All the while, "Oliver Stone" and his quirky Camel Club stand by and observe as the genius of their collective perspective begins to connect the dots between these seemingly disparate events--and they realize they must act, and act quickly, before their country falls victim to a silent yet bloody coup.
©2006 Columbus Rose, Ltd; (P)2006 Hachette Audio
book is great, however the three voice narration was terrible, no chemistry what so ever, who ever thought this was a good idea was an idiot. i couldnt listen to it all, i had to just rent it from my library and read it.
Pretend your at a basketball game. Then somebody throws a million marbles on the floor and gifted athletes are twitching and lurching like idiots. This is vintage Baldacci. To add drama at key points he heightens tension by making his hero's into spastics - dropping weapons, bumping into things etc. etc. - very keystone cops-ish. Otherwise it's a good read.
I had decided to give this one a chance, even with the bad reviews about the narration, because David Baldacci's books have been so good. However, the narration was so distracting to the story I have had to give up on the audio book and purchased the book in paperback. I hate that the narration can make such a negative impact on a good author.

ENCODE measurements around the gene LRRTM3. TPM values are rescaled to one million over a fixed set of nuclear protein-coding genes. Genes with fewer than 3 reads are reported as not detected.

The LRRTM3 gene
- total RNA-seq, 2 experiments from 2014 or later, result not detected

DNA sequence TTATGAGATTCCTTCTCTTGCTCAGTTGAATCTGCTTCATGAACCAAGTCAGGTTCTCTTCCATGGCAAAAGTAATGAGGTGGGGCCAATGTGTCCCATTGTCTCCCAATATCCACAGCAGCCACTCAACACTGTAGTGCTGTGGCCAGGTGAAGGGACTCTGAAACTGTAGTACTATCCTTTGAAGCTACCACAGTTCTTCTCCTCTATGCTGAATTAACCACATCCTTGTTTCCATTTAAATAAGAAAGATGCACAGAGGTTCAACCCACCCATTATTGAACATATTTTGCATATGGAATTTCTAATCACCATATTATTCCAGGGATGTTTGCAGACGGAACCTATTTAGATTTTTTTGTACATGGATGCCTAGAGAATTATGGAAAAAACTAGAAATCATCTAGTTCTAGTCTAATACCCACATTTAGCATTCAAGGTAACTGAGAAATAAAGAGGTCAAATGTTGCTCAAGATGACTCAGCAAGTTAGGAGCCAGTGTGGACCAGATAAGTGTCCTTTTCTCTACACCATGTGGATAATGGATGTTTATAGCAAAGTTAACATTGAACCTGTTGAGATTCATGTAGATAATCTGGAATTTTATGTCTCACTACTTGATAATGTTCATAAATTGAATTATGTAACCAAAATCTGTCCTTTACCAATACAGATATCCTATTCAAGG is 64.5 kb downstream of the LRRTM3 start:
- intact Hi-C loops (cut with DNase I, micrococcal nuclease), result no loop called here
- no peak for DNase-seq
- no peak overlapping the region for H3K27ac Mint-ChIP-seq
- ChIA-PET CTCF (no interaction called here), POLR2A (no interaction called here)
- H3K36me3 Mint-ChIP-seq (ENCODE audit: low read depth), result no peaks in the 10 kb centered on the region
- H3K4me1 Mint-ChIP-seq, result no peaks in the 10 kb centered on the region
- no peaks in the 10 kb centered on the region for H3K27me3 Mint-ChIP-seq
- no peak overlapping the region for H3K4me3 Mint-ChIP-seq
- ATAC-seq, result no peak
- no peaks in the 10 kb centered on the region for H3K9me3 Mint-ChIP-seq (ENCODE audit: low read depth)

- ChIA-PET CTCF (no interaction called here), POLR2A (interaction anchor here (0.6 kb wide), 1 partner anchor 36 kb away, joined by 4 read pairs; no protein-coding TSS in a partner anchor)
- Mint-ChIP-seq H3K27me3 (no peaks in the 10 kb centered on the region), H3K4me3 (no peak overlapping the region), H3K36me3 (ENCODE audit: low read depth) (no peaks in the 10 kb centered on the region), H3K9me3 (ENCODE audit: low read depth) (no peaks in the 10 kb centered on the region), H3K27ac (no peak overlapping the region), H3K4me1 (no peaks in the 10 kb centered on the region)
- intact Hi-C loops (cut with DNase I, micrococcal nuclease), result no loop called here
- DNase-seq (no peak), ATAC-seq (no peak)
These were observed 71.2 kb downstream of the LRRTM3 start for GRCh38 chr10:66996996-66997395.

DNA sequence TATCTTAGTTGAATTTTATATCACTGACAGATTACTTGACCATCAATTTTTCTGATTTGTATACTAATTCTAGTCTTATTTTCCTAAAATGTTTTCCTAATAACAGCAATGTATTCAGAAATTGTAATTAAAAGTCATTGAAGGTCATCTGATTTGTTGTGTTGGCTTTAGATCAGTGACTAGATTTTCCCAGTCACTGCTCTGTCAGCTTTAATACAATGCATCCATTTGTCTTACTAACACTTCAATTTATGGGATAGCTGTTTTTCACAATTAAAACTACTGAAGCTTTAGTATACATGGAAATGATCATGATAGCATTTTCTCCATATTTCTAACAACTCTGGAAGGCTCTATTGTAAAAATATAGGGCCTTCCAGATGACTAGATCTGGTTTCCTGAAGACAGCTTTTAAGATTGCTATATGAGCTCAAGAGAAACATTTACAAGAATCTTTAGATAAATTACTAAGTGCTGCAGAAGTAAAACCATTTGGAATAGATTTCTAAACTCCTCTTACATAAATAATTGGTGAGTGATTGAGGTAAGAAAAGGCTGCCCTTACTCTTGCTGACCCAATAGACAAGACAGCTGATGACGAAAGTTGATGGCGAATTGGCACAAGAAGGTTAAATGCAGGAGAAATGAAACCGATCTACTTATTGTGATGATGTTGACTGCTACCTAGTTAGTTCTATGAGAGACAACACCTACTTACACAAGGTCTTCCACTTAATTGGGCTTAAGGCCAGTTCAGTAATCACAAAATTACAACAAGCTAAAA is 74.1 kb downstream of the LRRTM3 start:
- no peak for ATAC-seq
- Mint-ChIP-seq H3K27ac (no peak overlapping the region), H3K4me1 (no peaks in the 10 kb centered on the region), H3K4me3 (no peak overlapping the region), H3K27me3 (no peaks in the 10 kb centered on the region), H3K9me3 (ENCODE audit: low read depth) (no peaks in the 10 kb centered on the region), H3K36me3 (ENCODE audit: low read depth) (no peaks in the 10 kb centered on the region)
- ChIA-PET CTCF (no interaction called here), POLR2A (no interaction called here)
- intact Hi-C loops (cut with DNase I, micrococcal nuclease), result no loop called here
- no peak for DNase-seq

The story is OK, so I listened to the whole presentation, but I have been on the verge of buying the book so I could avoid listening to it. The narration is awful, awful, awful.
After I hear a female voice I don't need to be told, by a male voice: "she said" - which happens about a thousand times.
Hope the rest of the series is better. Won't buy it if there's more than 1 narrator.
I've enjoyed the Camel Club stories and I especially enjoyed this one. I've never written a review on any of the books I've listened to, but I loved the multiple narration. I like hearing a woman who actually sounded like a woman and not a man trying to sound like a woman. While these things may not happen in real life, it was entertaining. One just needs to remember that it is fiction.
This wooden Baldacci mystery is filled with cliches and hackneyed, dated stereotypes. The three-voiced dramatization is a big minus, unfortunately, especially as the sole female has to bring multiple characters to life, and she is simply not equal to the task. All of her voices sound like a 1970s throwback to a 1940s tough broad. The men fare a bit better, but have little to work with, as the dialogue is weak and the story is absurd. Not an agonizing time-waster, but a time-waster all the same.
I have enjoyed most of Baldacci's books,however the Camel Club series, while taking awhile to take to the theme, are my favorites.
I really enjoyed the Camel Club and have recommended it highly so I was excited for the return of the characters. However, this story gets annoying at times and doesn't seem to flow.
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